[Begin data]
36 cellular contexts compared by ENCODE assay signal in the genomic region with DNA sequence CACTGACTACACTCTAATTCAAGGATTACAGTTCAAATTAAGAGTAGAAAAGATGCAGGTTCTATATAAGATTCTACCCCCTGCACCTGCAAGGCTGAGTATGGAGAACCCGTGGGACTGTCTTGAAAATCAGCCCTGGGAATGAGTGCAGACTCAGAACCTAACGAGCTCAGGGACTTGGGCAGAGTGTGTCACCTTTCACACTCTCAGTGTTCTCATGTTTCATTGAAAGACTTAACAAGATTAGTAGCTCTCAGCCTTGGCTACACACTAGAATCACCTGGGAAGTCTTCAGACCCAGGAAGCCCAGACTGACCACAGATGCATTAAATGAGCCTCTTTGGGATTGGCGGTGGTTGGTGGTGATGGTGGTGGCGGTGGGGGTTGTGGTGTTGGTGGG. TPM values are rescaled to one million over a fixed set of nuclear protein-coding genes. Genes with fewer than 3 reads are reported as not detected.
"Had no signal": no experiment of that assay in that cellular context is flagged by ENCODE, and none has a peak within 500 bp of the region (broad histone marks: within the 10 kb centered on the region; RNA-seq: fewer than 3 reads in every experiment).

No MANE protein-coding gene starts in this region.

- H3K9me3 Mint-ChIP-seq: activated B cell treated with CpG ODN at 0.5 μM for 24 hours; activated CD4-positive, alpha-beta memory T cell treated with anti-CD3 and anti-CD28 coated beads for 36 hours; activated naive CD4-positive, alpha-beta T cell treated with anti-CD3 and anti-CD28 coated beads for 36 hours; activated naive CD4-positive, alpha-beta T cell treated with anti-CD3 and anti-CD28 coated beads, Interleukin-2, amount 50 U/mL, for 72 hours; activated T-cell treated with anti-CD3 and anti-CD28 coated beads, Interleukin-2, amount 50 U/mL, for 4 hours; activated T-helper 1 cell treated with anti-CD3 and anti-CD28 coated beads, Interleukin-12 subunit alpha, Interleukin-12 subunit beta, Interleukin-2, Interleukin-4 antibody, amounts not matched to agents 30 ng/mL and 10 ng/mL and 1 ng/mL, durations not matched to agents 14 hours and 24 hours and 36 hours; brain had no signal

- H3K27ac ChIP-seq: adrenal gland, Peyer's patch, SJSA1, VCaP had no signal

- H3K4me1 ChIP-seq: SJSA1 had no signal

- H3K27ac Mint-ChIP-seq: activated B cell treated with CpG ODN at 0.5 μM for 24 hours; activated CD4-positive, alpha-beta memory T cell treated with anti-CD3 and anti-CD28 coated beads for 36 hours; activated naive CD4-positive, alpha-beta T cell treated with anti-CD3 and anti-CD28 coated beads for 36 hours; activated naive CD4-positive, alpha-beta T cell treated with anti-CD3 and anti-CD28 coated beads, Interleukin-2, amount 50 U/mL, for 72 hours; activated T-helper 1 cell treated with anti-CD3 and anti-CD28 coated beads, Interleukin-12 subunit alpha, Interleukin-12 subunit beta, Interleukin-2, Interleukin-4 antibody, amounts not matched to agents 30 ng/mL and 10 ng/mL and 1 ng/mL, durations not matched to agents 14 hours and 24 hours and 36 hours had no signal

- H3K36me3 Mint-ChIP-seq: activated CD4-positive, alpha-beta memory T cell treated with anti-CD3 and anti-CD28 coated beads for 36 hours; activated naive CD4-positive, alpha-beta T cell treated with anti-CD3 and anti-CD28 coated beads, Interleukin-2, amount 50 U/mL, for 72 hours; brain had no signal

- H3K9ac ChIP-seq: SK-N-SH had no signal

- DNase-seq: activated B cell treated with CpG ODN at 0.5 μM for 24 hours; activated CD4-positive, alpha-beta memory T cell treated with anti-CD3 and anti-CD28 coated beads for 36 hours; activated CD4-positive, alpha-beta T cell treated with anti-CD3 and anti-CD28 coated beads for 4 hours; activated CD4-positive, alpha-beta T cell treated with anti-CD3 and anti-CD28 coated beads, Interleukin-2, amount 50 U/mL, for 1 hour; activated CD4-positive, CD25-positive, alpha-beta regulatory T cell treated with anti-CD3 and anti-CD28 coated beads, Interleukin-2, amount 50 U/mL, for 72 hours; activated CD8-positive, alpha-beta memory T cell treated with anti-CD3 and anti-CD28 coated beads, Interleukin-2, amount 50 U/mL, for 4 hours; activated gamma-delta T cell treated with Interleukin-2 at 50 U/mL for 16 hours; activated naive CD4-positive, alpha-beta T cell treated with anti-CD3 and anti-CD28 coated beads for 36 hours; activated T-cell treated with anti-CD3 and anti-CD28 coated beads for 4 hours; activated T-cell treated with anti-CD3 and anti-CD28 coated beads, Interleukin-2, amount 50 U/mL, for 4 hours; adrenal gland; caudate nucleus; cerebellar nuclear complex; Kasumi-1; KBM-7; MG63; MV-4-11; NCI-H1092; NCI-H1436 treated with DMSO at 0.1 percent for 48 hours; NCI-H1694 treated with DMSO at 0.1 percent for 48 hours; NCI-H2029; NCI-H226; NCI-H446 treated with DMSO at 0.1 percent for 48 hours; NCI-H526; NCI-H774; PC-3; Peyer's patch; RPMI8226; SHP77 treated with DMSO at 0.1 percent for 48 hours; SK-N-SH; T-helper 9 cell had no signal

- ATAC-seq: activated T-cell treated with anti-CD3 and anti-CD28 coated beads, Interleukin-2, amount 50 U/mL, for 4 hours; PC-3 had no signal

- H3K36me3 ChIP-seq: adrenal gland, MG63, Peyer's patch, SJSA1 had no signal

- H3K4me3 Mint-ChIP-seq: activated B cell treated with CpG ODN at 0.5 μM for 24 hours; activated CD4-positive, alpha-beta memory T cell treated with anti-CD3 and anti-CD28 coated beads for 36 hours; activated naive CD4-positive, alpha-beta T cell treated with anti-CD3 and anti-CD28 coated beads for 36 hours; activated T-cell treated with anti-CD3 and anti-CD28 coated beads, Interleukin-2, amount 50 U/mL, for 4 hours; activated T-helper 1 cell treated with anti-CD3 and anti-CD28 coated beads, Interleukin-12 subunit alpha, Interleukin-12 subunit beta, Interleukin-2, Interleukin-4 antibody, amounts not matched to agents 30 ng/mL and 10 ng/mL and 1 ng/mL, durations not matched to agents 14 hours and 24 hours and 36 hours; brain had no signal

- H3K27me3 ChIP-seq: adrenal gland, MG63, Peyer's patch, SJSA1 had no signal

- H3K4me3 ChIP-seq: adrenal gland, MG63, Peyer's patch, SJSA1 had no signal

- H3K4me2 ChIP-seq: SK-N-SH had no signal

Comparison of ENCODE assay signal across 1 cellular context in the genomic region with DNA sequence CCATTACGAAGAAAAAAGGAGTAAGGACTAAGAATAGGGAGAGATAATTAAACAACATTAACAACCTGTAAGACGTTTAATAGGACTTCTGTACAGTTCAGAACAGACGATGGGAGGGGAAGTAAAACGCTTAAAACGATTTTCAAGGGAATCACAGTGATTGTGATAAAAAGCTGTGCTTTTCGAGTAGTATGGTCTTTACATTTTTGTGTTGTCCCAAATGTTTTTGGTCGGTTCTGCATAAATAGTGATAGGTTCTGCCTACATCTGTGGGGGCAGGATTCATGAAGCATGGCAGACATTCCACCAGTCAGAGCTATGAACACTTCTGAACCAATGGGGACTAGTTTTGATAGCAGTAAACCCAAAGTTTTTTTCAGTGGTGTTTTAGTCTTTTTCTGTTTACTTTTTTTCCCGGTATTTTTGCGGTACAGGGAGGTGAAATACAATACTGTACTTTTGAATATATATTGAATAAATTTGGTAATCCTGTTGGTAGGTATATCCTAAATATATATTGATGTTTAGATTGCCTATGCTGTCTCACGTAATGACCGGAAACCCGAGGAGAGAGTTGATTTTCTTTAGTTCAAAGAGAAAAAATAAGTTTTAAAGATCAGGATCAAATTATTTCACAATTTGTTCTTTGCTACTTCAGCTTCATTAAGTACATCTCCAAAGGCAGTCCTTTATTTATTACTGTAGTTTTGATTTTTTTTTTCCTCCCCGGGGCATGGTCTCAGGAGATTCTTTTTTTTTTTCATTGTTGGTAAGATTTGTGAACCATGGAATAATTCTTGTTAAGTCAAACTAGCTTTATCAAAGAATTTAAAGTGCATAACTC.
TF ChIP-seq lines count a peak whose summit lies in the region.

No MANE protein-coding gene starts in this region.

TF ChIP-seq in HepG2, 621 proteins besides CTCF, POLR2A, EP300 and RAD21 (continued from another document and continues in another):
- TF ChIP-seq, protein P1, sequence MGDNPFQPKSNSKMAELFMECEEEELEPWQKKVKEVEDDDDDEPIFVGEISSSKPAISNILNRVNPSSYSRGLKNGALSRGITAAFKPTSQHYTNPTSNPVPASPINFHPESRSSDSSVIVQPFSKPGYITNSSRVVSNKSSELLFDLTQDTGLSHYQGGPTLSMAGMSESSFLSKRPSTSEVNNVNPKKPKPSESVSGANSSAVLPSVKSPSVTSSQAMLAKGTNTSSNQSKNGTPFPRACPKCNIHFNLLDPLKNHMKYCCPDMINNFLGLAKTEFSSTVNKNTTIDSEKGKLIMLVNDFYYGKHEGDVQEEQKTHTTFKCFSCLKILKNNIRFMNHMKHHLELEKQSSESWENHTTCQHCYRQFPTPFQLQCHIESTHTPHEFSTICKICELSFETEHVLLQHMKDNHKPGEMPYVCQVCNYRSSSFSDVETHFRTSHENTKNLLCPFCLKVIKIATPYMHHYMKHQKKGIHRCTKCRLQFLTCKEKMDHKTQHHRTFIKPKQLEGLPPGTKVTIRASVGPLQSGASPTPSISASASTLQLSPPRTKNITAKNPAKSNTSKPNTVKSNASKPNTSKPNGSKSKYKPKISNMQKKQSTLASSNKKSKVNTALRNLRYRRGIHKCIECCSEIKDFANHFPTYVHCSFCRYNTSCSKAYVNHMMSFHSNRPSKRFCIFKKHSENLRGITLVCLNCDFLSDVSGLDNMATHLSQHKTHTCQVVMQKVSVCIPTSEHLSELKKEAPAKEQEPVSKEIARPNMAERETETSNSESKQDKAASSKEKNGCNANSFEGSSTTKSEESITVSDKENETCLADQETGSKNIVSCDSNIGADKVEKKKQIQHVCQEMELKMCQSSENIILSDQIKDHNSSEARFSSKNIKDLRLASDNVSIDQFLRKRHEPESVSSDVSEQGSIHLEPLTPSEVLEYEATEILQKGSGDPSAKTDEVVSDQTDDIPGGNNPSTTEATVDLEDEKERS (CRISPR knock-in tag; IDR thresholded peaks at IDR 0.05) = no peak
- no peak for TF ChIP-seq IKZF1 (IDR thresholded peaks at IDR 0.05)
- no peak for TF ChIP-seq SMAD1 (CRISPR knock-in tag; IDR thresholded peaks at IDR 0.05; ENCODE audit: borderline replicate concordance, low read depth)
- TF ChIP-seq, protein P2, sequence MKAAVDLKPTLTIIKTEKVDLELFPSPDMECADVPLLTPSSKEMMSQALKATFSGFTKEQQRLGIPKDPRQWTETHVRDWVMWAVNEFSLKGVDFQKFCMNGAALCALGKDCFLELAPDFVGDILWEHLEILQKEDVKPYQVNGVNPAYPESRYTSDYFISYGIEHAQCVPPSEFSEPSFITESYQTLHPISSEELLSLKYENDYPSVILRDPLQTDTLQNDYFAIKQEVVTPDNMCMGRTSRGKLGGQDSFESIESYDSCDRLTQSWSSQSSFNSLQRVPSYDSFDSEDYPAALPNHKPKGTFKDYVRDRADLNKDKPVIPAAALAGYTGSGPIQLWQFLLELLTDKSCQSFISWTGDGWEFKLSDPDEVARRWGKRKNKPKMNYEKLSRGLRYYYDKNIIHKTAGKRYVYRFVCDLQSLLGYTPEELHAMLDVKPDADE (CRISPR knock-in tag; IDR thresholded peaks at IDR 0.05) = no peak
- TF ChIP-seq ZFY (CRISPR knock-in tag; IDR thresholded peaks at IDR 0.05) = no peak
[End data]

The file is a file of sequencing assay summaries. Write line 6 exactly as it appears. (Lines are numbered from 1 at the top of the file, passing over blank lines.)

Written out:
- H3K4me1 ChIP-seq: SJSA1 had no signal